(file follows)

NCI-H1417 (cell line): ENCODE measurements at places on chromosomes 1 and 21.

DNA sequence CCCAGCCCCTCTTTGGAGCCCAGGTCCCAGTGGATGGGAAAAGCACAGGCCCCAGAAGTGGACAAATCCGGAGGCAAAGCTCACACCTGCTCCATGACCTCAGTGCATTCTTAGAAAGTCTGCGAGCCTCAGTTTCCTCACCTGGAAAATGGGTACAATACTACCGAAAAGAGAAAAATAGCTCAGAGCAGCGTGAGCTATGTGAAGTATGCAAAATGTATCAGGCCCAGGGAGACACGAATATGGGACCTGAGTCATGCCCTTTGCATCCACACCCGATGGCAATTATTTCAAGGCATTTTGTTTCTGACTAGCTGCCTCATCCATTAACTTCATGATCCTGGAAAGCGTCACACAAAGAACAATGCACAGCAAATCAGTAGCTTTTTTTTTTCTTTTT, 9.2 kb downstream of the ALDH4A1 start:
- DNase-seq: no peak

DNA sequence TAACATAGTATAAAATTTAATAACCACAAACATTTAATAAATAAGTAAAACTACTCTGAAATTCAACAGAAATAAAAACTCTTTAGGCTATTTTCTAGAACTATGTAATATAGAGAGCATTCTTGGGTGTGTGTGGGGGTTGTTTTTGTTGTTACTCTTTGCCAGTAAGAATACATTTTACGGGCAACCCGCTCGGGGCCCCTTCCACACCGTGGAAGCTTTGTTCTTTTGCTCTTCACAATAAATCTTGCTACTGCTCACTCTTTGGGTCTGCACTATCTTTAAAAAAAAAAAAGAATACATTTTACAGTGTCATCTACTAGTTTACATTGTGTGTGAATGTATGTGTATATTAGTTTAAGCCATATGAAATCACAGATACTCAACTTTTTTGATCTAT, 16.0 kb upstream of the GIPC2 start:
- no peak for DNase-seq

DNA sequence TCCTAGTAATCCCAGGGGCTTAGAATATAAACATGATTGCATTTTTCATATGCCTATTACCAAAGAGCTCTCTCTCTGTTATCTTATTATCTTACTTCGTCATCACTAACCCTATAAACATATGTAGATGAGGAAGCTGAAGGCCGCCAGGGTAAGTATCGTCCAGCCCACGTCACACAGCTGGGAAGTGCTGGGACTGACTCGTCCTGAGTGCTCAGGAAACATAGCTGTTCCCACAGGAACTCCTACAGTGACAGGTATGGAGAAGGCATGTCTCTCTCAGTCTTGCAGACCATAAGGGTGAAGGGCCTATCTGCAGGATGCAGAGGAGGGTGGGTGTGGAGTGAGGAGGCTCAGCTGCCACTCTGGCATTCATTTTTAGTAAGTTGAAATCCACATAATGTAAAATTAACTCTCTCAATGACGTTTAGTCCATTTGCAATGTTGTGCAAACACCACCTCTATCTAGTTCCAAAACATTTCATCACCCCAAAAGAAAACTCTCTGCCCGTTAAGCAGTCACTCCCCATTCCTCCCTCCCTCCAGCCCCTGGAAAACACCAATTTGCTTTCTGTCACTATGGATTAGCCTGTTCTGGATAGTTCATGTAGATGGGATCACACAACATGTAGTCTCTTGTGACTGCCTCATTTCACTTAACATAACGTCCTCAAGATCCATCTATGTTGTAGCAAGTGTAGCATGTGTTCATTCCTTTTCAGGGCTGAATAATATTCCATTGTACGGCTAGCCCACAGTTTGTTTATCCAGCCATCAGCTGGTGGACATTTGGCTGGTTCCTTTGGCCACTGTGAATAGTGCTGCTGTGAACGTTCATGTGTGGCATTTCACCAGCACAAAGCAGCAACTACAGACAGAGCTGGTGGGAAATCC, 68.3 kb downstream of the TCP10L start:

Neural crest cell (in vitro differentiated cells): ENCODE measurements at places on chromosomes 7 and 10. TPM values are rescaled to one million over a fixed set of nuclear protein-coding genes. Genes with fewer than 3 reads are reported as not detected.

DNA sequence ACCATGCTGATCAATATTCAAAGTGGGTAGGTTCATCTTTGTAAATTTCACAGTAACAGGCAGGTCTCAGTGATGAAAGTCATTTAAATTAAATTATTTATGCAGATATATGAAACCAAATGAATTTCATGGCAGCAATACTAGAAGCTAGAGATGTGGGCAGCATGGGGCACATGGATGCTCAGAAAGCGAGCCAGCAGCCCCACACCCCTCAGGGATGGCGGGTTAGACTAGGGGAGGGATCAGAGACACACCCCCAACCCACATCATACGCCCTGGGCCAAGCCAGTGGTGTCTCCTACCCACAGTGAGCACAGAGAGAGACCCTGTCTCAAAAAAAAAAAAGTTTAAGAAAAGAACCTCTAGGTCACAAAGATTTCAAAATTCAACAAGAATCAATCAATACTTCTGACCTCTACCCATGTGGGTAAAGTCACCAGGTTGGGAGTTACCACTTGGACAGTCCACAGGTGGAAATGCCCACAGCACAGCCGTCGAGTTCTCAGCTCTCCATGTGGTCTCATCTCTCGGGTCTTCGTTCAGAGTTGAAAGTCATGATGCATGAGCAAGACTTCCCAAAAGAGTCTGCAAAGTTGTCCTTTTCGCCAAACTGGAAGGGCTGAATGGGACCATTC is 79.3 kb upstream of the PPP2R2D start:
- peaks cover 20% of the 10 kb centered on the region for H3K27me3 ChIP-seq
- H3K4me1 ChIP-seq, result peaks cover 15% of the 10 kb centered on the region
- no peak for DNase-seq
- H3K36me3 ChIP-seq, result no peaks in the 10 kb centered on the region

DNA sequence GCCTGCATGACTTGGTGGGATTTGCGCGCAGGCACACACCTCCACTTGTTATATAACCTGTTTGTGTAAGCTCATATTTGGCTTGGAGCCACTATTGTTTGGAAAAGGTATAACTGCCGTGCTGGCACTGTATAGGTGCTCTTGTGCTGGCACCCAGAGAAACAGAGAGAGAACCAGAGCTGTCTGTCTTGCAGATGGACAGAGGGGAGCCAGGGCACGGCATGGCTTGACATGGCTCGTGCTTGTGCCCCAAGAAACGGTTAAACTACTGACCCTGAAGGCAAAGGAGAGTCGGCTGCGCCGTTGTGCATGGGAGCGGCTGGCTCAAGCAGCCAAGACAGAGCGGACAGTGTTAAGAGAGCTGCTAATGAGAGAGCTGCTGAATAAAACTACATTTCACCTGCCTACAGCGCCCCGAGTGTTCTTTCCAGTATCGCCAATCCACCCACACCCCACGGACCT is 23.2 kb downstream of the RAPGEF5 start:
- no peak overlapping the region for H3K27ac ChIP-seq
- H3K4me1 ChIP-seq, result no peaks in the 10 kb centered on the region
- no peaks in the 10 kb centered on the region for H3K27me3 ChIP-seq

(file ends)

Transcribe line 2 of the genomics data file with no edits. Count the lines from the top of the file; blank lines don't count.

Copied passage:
DNA sequence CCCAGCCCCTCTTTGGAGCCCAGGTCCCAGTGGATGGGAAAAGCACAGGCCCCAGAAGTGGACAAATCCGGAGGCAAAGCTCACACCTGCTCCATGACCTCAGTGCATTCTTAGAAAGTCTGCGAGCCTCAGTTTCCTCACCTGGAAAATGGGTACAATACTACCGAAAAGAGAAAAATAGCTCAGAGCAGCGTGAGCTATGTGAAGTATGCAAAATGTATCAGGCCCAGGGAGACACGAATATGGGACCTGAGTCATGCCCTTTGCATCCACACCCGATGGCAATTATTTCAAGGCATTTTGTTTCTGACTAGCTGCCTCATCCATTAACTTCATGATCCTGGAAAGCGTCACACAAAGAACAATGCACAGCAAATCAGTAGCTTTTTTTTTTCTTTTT, 9.2 kb downstream of the ALDH4A1 start: